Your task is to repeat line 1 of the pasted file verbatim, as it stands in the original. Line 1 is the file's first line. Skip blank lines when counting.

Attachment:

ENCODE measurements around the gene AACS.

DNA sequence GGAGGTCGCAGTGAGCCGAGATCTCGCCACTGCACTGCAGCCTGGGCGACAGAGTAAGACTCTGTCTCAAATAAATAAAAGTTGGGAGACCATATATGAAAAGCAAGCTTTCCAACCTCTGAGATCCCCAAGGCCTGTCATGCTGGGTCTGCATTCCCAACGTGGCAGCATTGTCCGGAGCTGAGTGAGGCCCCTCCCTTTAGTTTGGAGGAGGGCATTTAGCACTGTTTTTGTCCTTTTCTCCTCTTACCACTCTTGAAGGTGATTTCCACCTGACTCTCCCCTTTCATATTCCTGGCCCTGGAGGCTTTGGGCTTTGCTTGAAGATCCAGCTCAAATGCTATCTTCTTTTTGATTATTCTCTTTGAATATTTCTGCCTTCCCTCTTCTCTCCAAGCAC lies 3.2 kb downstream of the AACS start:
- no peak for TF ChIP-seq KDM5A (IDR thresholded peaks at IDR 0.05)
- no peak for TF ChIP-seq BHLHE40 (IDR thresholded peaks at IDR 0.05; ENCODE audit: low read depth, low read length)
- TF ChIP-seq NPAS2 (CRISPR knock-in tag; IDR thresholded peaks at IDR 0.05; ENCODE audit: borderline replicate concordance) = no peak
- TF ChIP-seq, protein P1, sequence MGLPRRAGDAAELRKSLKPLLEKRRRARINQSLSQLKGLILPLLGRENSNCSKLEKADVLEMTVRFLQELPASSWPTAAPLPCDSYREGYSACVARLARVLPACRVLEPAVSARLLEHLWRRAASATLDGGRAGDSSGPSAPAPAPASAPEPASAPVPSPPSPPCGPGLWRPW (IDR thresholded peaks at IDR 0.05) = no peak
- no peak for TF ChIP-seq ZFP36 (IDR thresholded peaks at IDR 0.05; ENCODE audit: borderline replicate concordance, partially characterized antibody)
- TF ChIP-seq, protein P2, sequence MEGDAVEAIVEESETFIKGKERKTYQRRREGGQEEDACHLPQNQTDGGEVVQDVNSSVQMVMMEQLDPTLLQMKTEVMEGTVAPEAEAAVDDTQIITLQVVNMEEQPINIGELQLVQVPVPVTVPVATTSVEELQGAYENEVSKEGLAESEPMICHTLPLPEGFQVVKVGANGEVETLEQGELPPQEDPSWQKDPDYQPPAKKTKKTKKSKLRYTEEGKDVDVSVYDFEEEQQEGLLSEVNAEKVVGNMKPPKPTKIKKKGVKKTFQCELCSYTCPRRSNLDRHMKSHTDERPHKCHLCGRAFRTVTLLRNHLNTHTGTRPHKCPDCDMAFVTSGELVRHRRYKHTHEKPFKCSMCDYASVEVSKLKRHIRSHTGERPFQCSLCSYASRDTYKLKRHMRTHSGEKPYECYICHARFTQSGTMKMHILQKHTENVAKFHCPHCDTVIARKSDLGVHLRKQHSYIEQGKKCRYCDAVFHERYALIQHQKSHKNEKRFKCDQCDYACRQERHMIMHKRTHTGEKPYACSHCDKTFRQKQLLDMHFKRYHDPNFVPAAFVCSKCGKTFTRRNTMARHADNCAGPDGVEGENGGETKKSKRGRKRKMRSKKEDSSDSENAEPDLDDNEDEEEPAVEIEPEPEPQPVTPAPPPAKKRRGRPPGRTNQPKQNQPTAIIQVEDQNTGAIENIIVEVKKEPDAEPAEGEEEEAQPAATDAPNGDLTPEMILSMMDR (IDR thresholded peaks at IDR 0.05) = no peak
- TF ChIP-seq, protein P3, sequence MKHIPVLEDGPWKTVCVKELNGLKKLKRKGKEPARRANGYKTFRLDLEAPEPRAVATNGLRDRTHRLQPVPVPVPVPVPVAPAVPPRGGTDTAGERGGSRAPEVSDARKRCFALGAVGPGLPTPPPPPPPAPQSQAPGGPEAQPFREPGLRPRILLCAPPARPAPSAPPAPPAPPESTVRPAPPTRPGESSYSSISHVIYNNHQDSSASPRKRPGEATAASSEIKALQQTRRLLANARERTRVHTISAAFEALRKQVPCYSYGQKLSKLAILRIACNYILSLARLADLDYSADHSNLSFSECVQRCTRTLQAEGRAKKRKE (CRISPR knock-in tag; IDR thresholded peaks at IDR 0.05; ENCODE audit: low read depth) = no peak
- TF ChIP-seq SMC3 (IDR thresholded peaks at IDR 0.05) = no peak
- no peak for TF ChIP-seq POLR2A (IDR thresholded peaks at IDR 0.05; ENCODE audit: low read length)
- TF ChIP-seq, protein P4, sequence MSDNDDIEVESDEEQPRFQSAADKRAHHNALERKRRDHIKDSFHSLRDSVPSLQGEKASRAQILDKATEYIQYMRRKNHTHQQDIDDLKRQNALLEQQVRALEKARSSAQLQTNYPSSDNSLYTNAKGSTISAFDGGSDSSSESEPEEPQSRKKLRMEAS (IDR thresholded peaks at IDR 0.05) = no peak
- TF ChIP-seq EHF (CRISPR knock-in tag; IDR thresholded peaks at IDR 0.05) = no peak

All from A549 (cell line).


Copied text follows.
ENCODE measurements around the gene AACS.